MANILA — The Department of Health on Wednesday said the country’s vaccine panels will look into reports that Chinese vaccine manufacturer Sinovac bribed Chinese drug regulators before.
A Washington Post report said court records show that Sinovac, which is also applying to run COVID-19 vaccine clinical trials in the Philippines, acknowledged the bribery.
The CEO of the company reportedly told the court that he could not refuse the regulatory official who demanded for money.
Health Secretary Francisco Duque III said the agency is aware of the media report.
“This will also form part of the work of the vaccine expert panel. They will assess the veracity first and foremost of such a report. Kung meron mang katotohanan ito (If there is some truth to this),” he said during a virtual briefing.
Duque said there is also a possibility that the source of the media report was questionable.
“The prudent thing to do is to investigate and to validate. If true, it’s up to the vaccine expert panel to include this in the report and also FDA,” he said.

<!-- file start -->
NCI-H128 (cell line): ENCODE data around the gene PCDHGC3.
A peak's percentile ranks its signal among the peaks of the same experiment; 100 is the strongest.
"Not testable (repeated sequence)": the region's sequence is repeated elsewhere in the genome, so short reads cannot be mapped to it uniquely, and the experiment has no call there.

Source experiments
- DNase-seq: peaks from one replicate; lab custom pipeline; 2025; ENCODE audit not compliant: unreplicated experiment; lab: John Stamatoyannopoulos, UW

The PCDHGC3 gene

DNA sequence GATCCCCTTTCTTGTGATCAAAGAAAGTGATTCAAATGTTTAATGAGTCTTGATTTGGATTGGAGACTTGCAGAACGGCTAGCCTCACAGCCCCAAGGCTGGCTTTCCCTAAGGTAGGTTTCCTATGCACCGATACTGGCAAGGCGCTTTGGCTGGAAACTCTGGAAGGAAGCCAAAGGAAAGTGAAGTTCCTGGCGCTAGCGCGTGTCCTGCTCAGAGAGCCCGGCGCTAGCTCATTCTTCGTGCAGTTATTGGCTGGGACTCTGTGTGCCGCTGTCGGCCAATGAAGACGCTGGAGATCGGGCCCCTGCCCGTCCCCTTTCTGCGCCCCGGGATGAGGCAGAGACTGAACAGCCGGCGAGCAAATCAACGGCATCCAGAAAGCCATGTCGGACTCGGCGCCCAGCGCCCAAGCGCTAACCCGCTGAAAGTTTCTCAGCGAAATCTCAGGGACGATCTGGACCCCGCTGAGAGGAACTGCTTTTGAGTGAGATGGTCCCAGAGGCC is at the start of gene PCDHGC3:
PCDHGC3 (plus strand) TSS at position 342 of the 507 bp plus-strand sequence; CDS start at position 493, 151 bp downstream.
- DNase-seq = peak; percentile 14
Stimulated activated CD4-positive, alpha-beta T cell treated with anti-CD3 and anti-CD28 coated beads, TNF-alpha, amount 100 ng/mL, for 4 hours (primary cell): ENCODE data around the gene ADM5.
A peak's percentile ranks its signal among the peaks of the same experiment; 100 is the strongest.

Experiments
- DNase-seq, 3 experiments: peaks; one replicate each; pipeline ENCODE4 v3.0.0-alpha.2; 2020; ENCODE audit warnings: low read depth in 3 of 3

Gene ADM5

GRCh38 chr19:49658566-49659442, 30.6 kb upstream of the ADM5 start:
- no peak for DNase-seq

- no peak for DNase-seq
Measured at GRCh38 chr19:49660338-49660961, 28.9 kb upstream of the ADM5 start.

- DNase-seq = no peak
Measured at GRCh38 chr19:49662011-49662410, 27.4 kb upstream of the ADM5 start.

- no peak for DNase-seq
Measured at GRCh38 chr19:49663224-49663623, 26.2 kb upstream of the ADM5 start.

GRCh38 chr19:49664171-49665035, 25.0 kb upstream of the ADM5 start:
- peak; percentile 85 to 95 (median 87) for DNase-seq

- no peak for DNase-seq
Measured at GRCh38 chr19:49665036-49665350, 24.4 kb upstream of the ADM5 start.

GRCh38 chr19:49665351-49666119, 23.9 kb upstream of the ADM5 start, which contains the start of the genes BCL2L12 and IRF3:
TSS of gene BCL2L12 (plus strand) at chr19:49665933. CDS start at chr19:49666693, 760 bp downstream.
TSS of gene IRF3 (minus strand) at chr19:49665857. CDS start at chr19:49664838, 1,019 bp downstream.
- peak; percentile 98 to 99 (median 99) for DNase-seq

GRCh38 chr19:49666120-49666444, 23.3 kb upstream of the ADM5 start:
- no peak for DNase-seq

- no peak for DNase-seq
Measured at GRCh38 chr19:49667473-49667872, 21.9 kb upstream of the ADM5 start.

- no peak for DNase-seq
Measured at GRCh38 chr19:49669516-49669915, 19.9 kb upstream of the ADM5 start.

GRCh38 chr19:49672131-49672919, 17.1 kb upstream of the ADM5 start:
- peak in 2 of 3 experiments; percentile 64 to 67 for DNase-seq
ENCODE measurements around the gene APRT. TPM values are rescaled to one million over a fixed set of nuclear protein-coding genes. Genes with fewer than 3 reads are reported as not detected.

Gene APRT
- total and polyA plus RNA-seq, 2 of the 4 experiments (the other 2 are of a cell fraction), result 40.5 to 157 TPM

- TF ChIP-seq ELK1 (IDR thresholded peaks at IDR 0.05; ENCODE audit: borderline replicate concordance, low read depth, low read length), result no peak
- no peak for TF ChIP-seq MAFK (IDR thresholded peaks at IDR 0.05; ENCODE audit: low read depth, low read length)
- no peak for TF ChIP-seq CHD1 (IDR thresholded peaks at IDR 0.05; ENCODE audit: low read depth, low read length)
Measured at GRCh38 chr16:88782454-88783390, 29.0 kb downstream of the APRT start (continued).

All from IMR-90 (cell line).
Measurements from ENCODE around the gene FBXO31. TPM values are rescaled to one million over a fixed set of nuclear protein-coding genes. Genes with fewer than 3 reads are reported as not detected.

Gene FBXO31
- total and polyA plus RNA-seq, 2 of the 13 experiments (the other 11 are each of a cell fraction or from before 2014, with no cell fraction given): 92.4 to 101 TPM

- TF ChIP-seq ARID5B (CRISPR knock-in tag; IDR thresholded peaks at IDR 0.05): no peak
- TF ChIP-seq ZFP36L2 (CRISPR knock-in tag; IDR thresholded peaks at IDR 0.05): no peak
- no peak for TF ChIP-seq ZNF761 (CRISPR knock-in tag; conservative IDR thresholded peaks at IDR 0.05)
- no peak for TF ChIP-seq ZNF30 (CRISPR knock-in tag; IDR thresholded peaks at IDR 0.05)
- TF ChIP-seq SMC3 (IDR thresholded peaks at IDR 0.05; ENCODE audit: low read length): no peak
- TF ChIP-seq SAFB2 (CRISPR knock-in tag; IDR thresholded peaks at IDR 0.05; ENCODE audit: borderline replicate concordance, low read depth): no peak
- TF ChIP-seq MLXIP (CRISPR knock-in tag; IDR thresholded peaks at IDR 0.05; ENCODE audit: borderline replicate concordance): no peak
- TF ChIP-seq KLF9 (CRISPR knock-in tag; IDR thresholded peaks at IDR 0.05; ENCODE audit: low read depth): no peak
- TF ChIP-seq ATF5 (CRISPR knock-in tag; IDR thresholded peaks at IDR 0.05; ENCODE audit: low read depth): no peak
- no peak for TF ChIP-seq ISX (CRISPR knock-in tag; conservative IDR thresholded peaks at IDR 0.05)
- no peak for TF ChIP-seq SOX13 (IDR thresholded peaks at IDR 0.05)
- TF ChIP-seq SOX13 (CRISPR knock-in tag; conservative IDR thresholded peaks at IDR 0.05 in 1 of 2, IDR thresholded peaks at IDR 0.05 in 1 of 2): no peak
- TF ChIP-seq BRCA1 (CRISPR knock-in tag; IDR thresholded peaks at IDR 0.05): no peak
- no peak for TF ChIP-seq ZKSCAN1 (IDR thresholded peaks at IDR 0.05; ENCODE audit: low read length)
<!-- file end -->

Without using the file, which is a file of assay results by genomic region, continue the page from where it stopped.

The health chief explained that such issues are the reason why there is an ethics review board as well. He said the board should ensure that the country does not enter questionable transactions in case the corruption claim against Sinovac is true.
According to the Washington Post report, Sinovac was about to run clinical trials of a SARS vaccine and a swine flu vaccine in 2003 and 2009, respectively, when the bribery charges were made.
The company’s CEO admitted to giving more than $83,000 to a regulatory official from 2002 to 2011. In return, Sinovac’s vaccine certifications were reportedly expedited.
While no safety concerns have yet been raised against Sinovac, experts interviewed by the Washington Post said such corruption charges may cast a “shadow of doubt” on the company’s vaccine claims.
Sinovac is one of the dozen or so companies that have already reached Phase 3 clinical trials. It’s application for clinical trials in the Philippines has already been approved by the vaccine expert panel. It is still awaiting clearance by the ethics review board before it can be officially evaluated by the Food and Drug Administration.